Of course our web site is always open, and there's years of built-up knowledge in both the Q&A sections of the site and the product pages themselves.
Happy holiday shopping!
We had wondered if Cobb Tuning was going to support the new Subaru Ascent with an Accessport, and the answer is yes! Just released today, the Accessport for the 2019-2020 Ascent adds decent power even with just 87 octane, and yields even more benefits with 93 octane gas.
As with other Accessports, installation couldn't be easier, and the dedicated hardware device is simple to understand and use. Besides increased performance, the Accessport offers a slew of other features: You can keep it mounted on your dash for live gauge display and other ECU-related functions, or you can just store it away after the ECU programming is done; it's up to you.
Accessport for Subaru Ascent is available right now from Mach V Motorsports. Get one today.
In this post I'm going to address some limitations with the factory fuel system on the 2015-2020 Subaru WRX STI. In the old days, you could bolt an intake and a turbo-back exhaust (consisting of a downpipe and a cat-back exhaust) to an STI, and then install the Stage 2 map from your Cobb Accessport, and you'd be all set. The stock STI fuel pump and fuel injectors provided adequate fuel flow for the Stage 2 hardware.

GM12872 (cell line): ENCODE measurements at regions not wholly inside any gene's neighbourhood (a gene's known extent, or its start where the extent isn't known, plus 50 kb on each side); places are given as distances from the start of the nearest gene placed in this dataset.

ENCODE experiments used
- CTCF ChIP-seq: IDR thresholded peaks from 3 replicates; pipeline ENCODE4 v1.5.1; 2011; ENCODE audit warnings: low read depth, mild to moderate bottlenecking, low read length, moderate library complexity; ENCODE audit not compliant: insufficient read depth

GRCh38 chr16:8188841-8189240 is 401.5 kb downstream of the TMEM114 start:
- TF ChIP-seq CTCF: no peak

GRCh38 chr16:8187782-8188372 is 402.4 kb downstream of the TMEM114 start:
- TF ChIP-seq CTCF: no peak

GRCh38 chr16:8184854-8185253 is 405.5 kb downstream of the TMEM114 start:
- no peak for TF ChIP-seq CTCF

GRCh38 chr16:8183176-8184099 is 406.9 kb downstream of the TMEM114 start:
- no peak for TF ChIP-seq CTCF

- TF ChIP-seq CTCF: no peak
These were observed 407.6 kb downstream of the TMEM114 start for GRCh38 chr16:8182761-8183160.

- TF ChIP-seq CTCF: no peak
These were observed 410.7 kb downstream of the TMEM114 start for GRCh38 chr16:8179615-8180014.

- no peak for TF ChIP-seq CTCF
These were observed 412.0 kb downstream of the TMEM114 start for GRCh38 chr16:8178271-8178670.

The current STI (2015-2020) is closer to the edge in terms of fuel supply, and if you install both a turbo-back exhaust AND a high-flow intake system, the car will run out of fuel supply. We know this because we can watch the fuel injector duty cycle, and in this state the car will run 100% injector duty cycle even before red line in higher gears. If you run short of fuel supply you could find yourself with a lean fuel mixture in the combustion chamber under boost. That's a recipe for detonation and/or melted pistons -- either way it could destroy the engine.
So what should you do? You could run just a turbo-back exhaust, with no intake. On this car, that's what Cobb Tuning calls Stage 2. You can buy a complete kit for that setup HERE. Or, if you really want to do the full exhaust plus the intake, you'll need to add upgraded fuel injectors and fuel pump. We highly recommend the Injector Dynamics 1050x injectors, and the AEM 340 lph fuel pump. Finally, the Cobb fuel pressure regulator kit is a must. There's no off-the-shelf map for this exact setup, so custom tuning would be required.
If you want to go whole hog, there's a complete Cobb Tuning Stage 3 Power Package including all those upgrades -- including the intake, exhaust, and all the fuel upgrades mentioned above -- plus upgraded fuel rails and AN lines. Cobb offers an off-the-shelf Stage 3 Accessport map for this setup, so you would not need custom dyno tuning.
To review: Unlike with older Subarus, the 2015-2020 WRX STI is nearly tapped-out in terms of fuel supply, and if you install both a high-flow intake and a turbo-back exhaust, you will run out of fuel. In order do prevent that you can run an intake ONLY, or a turbo-back exhaust ONLY, but not both together on the stock fuel system. Or you can upgrade the fuel system with larger fuel injectors and fuel pump, and then you'll be free to install all the intake and exhaust upgrades you want.